Sign up to our newsletter
[Dead link changed 27th November 2012]
Most of us have been in Estonia for the past few days for a couple of conferences. You may hear more about that later, when Normal Service is resumed. One thing I wanted to remark on now, though (partly because it relates directly to some presentations I've been doing) is a spike in the use of VirusTotal as a tool for comparing detection performance. This is a topic we (and the guys at VirusTotal/Hispasec themselves, who are a really good bunch) are rather sensitive about.
I'll probably come back to this in the near future, but the gist of the problem is this. VirusTotal is a tool many people find very useful as a shortcut to checking a possibly malicious file, but it isn't a detection test. Most importantly, it submits the files you submit to a battery of command-line scanners. This gives you a good chance of identifying a known malicious program, but the fact that a scanner doesn't identify a file as malware does not mean it isn't malicious, obviously. However, if a file is identified as malicious by one group of scanners but not another, it doesn't necessarily mean that the second group is less competent at detection, either. Scanners that use sophisticated behaviour analysis, active heuristics and so on are disadvantaged by this misuse as a comparative test tool, since there is no behaviour to analyse. Generally, command-line scanners simply look at the code passively, rather than running it in a safe environment to see what it does in practice, so products that are heavily dependent on signature detection may seem to do better than products with advanced heuristics. In the real world, however, where on-access scanning is the first line of defence for most people, the advantage tends to swing the other way.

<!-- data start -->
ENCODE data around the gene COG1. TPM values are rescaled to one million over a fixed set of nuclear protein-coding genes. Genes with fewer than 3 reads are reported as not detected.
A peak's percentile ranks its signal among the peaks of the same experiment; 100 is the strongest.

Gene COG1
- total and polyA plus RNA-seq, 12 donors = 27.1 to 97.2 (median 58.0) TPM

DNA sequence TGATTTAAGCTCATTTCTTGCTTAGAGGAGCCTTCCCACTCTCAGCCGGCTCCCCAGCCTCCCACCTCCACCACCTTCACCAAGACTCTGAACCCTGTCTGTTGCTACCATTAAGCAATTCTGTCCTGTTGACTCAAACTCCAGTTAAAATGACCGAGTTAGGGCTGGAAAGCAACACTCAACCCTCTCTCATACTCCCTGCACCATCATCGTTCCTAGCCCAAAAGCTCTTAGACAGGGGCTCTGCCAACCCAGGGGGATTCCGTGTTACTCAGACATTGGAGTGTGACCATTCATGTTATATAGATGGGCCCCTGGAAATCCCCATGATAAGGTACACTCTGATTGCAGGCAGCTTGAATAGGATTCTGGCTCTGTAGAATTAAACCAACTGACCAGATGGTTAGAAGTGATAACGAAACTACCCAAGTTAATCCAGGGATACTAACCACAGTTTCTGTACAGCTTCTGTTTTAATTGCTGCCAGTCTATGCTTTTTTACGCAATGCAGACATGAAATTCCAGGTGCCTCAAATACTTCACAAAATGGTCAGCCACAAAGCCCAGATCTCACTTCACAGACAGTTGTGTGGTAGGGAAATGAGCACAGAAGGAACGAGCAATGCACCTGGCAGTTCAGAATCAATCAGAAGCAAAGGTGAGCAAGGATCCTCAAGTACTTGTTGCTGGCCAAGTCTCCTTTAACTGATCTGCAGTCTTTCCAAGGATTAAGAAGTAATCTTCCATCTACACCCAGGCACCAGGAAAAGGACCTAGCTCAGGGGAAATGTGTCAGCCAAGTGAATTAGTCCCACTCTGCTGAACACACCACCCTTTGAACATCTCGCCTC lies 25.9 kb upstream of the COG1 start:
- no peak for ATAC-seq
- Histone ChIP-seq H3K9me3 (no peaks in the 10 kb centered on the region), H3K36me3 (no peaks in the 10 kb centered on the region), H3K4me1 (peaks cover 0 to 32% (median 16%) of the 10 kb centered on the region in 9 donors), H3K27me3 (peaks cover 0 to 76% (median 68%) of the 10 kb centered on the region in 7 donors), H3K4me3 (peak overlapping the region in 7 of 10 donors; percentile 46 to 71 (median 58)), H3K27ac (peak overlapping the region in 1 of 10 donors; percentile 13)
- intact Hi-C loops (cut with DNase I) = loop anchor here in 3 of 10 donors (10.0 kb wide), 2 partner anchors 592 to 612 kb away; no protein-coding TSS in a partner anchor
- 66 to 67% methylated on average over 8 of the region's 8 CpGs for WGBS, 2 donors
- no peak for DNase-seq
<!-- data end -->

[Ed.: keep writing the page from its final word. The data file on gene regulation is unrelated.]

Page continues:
You might want to check out what Hispasec/VirusTotal have to say themselves at https://www.virustotal.com/about in the section "BAD IDEA: VirusTotal for antivirus/URL scanner testing".
Alas, I'm sure I'll be back to this topic sooner rather than later, and in appreciably more detail.
David Harley BA CISSP FBCS CITP
Director of Malware Intelligence
Author David Harley, ESET